Two ads from the conservative Crossroads organizations claim Democratic Senate candidates in Iowa and Michigan who oppose the Keystone XL pipeline are backed by an environmental activist who “stands to profit by blocking Keystone.”
Stories by Lori Robertson
Q: Is it true that George W. Bush took more vacation days than Barack Obama?
A: Yes. Before his two-week trip to Martha’s Vineyard in August, Obama’s count was 125 full or partial days and Bush’s total at the same point in his presidency was 407.
A conservative group’s ad attacking Sen. Mark Pryor shows an image of a senior man while saying Pryor “suggested raising the retirement age” for Social Security. He did — but not for the gentleman pictured.
A major issue in the Colorado Senate race has been a state ballot initiative on “personhood” and what it could mean for common forms of birth control, including the pill. Neither side is quite telling the whole story.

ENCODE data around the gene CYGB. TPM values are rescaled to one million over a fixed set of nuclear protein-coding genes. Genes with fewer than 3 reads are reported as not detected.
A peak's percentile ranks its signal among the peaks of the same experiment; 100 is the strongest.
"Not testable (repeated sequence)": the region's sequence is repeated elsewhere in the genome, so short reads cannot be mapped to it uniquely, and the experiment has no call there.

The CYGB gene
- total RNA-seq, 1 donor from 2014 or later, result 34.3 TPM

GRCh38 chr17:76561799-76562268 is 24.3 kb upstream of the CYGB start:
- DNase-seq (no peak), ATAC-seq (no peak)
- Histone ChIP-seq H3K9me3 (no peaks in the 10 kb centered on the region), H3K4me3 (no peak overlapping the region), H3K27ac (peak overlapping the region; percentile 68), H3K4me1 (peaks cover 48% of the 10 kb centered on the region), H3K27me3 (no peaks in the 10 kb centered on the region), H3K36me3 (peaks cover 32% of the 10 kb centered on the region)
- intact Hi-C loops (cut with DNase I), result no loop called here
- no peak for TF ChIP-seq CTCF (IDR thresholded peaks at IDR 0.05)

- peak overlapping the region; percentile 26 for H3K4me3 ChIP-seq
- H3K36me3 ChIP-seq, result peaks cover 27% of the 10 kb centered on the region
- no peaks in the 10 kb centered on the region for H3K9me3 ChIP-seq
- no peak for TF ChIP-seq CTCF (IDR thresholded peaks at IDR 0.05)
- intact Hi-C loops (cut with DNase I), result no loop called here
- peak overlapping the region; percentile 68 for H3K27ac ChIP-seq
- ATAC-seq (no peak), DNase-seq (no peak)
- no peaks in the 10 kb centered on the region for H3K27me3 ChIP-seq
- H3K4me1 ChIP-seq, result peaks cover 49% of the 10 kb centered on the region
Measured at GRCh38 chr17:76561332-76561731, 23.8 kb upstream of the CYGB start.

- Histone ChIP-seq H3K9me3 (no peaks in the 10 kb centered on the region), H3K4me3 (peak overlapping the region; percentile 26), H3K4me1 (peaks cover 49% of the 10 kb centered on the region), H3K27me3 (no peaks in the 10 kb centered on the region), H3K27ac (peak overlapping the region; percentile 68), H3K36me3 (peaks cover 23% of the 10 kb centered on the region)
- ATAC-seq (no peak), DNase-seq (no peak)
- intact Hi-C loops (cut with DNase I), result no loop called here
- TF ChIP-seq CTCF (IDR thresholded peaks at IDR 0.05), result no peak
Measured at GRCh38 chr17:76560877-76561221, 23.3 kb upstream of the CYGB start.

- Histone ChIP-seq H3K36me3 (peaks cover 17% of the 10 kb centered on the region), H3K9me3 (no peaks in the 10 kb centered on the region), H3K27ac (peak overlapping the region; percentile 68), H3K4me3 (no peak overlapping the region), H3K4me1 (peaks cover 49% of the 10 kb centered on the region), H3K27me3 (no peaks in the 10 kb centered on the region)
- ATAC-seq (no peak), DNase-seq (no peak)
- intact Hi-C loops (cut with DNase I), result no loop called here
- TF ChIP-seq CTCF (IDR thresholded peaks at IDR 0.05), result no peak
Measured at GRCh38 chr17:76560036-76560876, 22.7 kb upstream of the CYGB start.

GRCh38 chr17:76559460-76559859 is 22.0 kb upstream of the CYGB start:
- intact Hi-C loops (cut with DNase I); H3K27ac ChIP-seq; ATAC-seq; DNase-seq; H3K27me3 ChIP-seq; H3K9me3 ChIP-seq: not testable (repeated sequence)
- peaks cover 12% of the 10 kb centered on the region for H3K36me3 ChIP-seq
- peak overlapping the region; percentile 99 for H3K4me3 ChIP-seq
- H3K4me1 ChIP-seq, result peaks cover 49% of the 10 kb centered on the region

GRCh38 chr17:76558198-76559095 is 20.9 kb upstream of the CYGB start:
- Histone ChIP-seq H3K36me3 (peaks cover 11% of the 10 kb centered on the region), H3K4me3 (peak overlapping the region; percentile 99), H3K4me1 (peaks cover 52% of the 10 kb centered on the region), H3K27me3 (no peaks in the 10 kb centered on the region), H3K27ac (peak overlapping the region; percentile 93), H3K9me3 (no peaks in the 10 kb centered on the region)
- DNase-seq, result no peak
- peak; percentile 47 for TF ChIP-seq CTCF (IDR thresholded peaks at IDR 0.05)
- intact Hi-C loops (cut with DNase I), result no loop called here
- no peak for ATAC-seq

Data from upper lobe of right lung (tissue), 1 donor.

Crossroads GPS claims that Colorado Sen. Mark Udall “voted to enact a carbon tax.” Udall did no such thing. Republican Thom Tillis claims that Sen. Kay Hagan “supported a carbon tax” that would destroy “up to 67,000 jobs in North Carolina over the next ten years.” That’s not accurate, either.
A TV ad from Rep. Bruce Braley says his Republican opponent in the Iowa Senate race “never wrote one measure to slash spending” as a state senator — implying her record is devoid of any effort to cut spending. But that’s not the case.
Crossroads GPS misuses a quote from Sen. Mark Begich and conflates two separate management problems at the Veterans Administration to insinuate in a TV ad that Begich doesn’t take the current VA scandal seriously.
A Web ad from Republican Senate candidate Terri Lynn Land claims Rep. Gary Peters backed “carbon taxes” that would have “killed up to 96,000 Michigan jobs.” But Peters didn’t support a carbon tax, which has never advanced to a vote in Congress.